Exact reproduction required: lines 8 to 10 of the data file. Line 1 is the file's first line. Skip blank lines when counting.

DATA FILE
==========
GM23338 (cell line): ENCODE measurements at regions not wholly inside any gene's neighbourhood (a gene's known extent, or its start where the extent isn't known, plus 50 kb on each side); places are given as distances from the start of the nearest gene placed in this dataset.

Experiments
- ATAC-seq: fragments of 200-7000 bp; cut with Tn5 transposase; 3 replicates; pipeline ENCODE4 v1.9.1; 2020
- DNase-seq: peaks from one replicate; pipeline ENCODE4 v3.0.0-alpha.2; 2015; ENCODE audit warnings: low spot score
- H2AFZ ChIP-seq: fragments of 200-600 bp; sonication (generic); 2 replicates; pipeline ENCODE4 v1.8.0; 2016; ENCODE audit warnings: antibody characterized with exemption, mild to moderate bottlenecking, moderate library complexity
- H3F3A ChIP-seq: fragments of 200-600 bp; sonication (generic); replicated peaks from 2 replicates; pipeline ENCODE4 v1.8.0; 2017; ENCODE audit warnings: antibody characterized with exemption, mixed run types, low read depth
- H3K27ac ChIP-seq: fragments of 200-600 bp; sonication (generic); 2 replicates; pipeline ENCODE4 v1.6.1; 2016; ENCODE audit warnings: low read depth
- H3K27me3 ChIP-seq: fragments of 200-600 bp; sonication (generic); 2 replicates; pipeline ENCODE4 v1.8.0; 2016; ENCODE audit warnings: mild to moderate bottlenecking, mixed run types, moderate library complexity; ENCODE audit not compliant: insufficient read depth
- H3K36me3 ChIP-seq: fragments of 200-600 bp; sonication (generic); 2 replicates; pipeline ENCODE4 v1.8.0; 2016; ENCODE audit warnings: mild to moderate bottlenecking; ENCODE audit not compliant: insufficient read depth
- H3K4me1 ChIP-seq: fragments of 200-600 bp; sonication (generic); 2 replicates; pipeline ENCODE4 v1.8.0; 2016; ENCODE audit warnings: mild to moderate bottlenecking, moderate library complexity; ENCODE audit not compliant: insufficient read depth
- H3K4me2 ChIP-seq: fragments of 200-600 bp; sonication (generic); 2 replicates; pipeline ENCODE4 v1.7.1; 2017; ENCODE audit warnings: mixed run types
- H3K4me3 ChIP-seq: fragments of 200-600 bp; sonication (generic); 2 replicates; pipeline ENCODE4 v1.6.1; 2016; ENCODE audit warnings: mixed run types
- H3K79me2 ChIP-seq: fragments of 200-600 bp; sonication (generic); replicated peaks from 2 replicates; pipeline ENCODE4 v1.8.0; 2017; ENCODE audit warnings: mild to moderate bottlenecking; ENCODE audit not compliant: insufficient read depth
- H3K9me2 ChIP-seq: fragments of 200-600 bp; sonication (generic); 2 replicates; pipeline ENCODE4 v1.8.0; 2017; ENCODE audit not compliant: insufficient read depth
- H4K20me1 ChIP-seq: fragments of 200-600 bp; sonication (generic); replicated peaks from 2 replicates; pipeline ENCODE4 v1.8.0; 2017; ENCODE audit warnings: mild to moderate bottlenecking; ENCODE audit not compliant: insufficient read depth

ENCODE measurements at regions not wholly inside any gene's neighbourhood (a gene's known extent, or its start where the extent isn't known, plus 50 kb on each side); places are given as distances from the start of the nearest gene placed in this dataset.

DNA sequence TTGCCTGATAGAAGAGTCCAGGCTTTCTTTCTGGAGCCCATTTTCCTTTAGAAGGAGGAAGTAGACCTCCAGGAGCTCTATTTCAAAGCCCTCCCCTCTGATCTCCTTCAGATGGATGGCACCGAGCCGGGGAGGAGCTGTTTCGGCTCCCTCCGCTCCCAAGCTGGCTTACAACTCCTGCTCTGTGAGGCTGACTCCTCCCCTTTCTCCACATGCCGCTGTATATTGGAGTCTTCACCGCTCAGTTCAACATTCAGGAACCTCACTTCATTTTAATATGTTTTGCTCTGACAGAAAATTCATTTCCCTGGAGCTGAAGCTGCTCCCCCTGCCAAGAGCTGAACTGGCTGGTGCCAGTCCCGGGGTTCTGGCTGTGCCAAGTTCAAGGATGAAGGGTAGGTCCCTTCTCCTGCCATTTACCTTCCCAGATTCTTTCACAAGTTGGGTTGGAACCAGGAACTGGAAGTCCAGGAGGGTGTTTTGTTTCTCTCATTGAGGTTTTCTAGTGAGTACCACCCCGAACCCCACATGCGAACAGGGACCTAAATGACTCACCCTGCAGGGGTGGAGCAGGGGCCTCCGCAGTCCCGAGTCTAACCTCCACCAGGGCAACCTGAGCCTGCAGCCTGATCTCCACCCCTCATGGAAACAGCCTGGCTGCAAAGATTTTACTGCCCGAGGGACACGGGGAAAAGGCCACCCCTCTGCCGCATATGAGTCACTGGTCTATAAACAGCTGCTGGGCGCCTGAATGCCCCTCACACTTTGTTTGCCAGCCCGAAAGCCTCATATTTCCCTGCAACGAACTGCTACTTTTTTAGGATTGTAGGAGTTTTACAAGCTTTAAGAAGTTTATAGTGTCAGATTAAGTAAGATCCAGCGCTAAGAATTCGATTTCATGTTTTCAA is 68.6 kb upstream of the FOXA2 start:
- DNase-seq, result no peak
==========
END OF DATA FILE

- H3K27me3 ChIP-seq: fragments of 200-600 bp; sonication (generic); 2 replicates; pipeline ENCODE4 v1.8.0; 2016; ENCODE audit warnings: mild to moderate bottlenecking, mixed run types, moderate library complexity; ENCODE audit not compliant: insufficient read depth
- H3K36me3 ChIP-seq: fragments of 200-600 bp; sonication (generic); 2 replicates; pipeline ENCODE4 v1.8.0; 2016; ENCODE audit warnings: mild to moderate bottlenecking; ENCODE audit not compliant: insufficient read depth
- H3K4me1 ChIP-seq: fragments of 200-600 bp; sonication (generic); 2 replicates; pipeline ENCODE4 v1.8.0; 2016; ENCODE audit warnings: mild to moderate bottlenecking, moderate library complexity; ENCODE audit not compliant: insufficient read depth